Ask Me About My Gratitude Journal
By Hikari Loftus
A couple months ago my husband returned from a work wellness retreat and tossed a blank journal in front of me as he unpacked his bag. “That was meant to be a gratitude journal. You can keep it.”
And if our lives were a Thanksgiving Hallmark film, every night I would sit patiently in our bed waiting for my “too-cool-for-gratitude-journals” husband to climb in, and cheekily coax him into writing in the journal with me. (And somewhere in all that a Thanksgiving miracle would occur thanks to the journal and the film would eventually flash forward 50 years to our lost and troubled grown child finding the journal and turning his life around. NOT that I’ve given this any real thought or anything…)
Truth is, I cannot resist a fresh journal and I took it pretty eagerly, ready to fill it with all my lists and scribbles. The only problem is I’m such a rule follower. So when I opened that journal to scribble some idea or thought into it, I couldn’t, knowing it was meant to be a gratitude journal. Instead I sighed, dated the top of the page, and wrote down every thing I could think of that I was grateful for that day. And soon it became a daily personal routine (and since I live in the only rental that allows dogs, but also has cream carpet, you better believe my Bissel carpet cleaner gets a lot of mentions).
So in honor of this Thanksgiving holiday, and because I’ve had a lot of practice, I thought I would share a couple of things I’m grateful for using quotes from my favorite books.
“Kindred spirits are not so scarce as I used to think. It’s splendid to find out there are so many of them in the world.” L.M. Montgomery, Anne of Green Gables
I am so thankful for the online book community. Logging onto Bookstagram often feels like walking down a long hallway lined with friends and familiar faces—people who have become part of my daily life and discourses. I have five best friends who I talk to daily. We know the daily struggles and annoyances each goes through. We celebrate victories together. And we all met online because we wanted to talk about books! This still some times boggles my mind— that some of the best and dearest people in my life are people I met in what is essentially a virtual book club.
“We are all the pieces of what we remember. We hold in ourselves the hopes and fears of those who love us. As long as there is love and memory, there is no true loss.” Cassandra Clare, City of Heavenly Fire
This Thanksgiving holiday marks the first year since my Grandma Maya's passing last November. This is my first experience with the grief that comes with this kind of loss, and as I think of her during this holiday season I am just so grateful she was my grandma. If there are good parts of me, she was part of making them and I’m grateful for years and years of amazing memories that I have to keep during this holiday season without her.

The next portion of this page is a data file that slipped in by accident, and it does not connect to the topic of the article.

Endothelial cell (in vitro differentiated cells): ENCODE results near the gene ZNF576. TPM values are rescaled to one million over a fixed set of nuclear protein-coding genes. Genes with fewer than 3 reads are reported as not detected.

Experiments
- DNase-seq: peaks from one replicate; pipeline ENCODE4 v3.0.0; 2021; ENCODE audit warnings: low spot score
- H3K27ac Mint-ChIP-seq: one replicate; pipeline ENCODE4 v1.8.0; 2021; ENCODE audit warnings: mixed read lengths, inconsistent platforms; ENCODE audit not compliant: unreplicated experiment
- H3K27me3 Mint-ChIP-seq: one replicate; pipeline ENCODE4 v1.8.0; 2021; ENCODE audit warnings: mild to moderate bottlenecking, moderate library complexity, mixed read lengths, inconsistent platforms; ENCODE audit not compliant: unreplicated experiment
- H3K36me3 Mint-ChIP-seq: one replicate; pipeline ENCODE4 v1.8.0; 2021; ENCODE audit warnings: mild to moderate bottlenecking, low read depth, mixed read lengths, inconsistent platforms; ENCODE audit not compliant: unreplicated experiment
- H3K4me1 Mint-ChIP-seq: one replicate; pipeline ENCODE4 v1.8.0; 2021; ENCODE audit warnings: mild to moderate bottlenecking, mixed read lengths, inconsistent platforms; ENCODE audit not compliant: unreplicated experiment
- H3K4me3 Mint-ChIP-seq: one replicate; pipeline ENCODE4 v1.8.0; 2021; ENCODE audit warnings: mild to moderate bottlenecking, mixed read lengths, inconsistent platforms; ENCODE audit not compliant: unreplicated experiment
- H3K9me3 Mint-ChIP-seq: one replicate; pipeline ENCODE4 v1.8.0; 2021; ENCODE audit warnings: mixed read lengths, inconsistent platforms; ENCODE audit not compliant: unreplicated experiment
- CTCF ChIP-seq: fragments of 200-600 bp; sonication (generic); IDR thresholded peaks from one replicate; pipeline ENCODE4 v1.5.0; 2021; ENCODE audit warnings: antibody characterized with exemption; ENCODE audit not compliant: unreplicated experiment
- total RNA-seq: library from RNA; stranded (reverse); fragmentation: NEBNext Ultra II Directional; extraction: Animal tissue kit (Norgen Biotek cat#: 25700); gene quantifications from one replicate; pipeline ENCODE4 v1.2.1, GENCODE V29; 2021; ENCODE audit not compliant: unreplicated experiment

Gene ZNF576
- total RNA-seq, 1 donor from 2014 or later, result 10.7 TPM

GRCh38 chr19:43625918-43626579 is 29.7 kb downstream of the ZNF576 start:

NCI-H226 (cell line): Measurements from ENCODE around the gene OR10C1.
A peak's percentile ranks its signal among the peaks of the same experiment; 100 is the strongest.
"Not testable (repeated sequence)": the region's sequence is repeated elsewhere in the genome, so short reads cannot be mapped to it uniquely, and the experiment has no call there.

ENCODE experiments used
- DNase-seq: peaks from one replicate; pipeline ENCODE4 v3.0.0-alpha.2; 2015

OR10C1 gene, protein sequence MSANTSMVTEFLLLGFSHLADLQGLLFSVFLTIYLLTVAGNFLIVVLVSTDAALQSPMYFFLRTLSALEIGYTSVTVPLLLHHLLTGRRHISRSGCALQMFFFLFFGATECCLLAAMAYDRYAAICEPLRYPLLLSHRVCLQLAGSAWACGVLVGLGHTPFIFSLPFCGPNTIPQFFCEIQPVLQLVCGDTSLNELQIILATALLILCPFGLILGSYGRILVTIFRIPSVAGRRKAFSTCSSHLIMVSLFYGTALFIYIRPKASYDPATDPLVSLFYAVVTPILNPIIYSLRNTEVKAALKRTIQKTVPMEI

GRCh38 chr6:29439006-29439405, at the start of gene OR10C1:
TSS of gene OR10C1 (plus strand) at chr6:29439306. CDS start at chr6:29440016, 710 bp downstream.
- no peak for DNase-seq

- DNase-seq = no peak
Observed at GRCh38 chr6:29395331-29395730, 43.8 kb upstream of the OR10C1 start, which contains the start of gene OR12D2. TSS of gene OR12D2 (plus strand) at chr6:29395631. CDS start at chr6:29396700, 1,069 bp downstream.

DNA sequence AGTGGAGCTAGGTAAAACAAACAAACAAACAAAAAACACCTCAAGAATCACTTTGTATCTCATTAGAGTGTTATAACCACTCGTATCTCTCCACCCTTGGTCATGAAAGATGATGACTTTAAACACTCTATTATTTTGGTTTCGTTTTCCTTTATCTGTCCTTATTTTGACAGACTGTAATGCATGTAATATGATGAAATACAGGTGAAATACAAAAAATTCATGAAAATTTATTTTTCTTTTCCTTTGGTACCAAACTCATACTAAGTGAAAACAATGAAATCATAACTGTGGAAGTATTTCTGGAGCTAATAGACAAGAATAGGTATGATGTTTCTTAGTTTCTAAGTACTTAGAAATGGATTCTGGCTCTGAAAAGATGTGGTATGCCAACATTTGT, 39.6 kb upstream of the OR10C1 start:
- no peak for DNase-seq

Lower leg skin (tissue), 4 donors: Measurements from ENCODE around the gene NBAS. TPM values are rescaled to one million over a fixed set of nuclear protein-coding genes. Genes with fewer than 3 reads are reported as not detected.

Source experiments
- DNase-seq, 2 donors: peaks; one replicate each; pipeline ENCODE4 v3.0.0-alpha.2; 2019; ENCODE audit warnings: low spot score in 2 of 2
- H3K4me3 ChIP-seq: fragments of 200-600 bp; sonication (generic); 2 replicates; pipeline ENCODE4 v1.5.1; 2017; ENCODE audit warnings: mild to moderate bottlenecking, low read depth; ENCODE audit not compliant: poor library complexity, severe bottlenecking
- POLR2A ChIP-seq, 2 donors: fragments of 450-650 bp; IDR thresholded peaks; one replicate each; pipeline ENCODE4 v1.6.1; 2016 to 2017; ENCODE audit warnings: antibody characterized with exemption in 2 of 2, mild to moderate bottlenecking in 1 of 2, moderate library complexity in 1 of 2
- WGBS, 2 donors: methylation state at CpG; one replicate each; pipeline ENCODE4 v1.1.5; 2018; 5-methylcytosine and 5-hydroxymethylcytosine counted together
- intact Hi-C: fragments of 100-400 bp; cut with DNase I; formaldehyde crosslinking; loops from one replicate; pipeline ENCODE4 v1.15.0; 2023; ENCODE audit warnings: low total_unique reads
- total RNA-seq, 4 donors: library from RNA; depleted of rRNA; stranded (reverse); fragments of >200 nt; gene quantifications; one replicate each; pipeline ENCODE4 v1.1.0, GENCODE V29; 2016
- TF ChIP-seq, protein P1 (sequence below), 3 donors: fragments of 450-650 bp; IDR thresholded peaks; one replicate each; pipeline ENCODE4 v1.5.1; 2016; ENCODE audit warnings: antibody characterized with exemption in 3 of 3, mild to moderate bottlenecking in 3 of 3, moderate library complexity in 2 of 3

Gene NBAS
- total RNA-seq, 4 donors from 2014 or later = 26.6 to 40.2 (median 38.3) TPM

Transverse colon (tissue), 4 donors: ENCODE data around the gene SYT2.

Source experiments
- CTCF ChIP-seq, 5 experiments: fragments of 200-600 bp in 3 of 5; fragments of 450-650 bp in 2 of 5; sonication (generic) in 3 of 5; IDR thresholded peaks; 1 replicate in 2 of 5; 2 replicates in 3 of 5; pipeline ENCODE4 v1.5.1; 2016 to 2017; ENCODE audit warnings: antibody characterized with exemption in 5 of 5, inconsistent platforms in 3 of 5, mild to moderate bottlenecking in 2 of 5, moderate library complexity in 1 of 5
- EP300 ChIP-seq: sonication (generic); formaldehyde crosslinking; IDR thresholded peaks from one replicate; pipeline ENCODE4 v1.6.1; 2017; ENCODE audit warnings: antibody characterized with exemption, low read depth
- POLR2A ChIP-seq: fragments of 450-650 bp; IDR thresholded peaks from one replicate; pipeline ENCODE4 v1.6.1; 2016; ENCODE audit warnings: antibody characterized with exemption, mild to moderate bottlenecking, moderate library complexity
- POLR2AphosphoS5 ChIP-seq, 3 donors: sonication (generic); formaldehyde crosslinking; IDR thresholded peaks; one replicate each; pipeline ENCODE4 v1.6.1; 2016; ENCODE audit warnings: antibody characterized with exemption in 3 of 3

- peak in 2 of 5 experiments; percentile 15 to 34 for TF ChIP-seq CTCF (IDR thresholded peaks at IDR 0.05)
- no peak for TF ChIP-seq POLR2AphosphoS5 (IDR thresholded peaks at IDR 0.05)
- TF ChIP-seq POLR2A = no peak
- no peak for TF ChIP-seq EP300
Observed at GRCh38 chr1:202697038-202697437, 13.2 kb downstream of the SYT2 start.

“Why were you lurking under our window?”
“Yes – yes, good point, Petunia! What were you doing under our windows, boy?”
“Listening to the news,” said Harry in a resigned voice.
His aunt and uncle exchanged looks of outrage.
“Listening to the news! Again?”
“Well, it changes every day, you see,” said Harry.” Mr. WordPress J.K. Rowling, Harry Potter and the Order of the Phoenix
If you’re like me, then you know it’s best to keep politics away from holiday family gatherings. But I am grateful for all the opinions and information that we have such easy access too. This year I have been more active in my community and more informed on our country and world than I have ever been. Despite feeling angry and helpless half the time, I’ve also had my mind enlightened, my opinions changed, my understanding grown. Through all the conflicting information, I’ve better found my true ground and I’m grateful for it all, even for just that.
“He had loved the library, and had felt, as a boy, as though it had a kind of sentience, and perhaps loved him back. But even if it was just walls and a roof with papers inside, it had bewitched him, and drawn him in, and given him everything he needed to become himself.” Laini Taylor, Strange the Dreamer
I am forever grateful to authors, book sellers, and librarians for the work they do to get good books into our hands. Books truly have made a huge part of who I am and how I think. Of the 86 books I've read so far this year, here are the six that have deeply impacted me:
The Assassination of Brangwain Spuge by M.T. Anderson for being not only clever and beautiful with its mixed media format, but also a poignant reminder that there is more than one side of a story, and how our life experiences really do color the way we see the world.
All Your Perfects by Colleen Hoover, for helping me take a deep cleansing breath on my struggle with infertility.
Dear Martin by Nic Stone for sitting me down in the classroom of life and race and spelling out misconceptions and racism in a very clear and easy to follow way. This book addressed and explained several arguments that I had never been able to clearly explain on my own.
And The Astonishing Color of After by Emily XR Pan, for nailing what it often feels like to be mixed race and as reminder that there are so many people like me that feel the same way.
There are so many reasons for me to be thankful this year. (extra shout out to my carpet cleaner) And as I spend time identifying them every day, I understand why the practice was part of my husband’s work wellness retreat. I am happier, stronger, and feel ready to tackle what is important when I recognize all that I have to be thankful for.
Wishing you a happy and grateful Thanksgiving today!
As an Amazon Associate, we earn from qualifying purchases
MORE GREAT READS
About the Author
Hikari Loftus is a bookstagrammer, voracious reader, journalist, writer, mama, med wife, Pug wrangler and food snob
Find Her Here: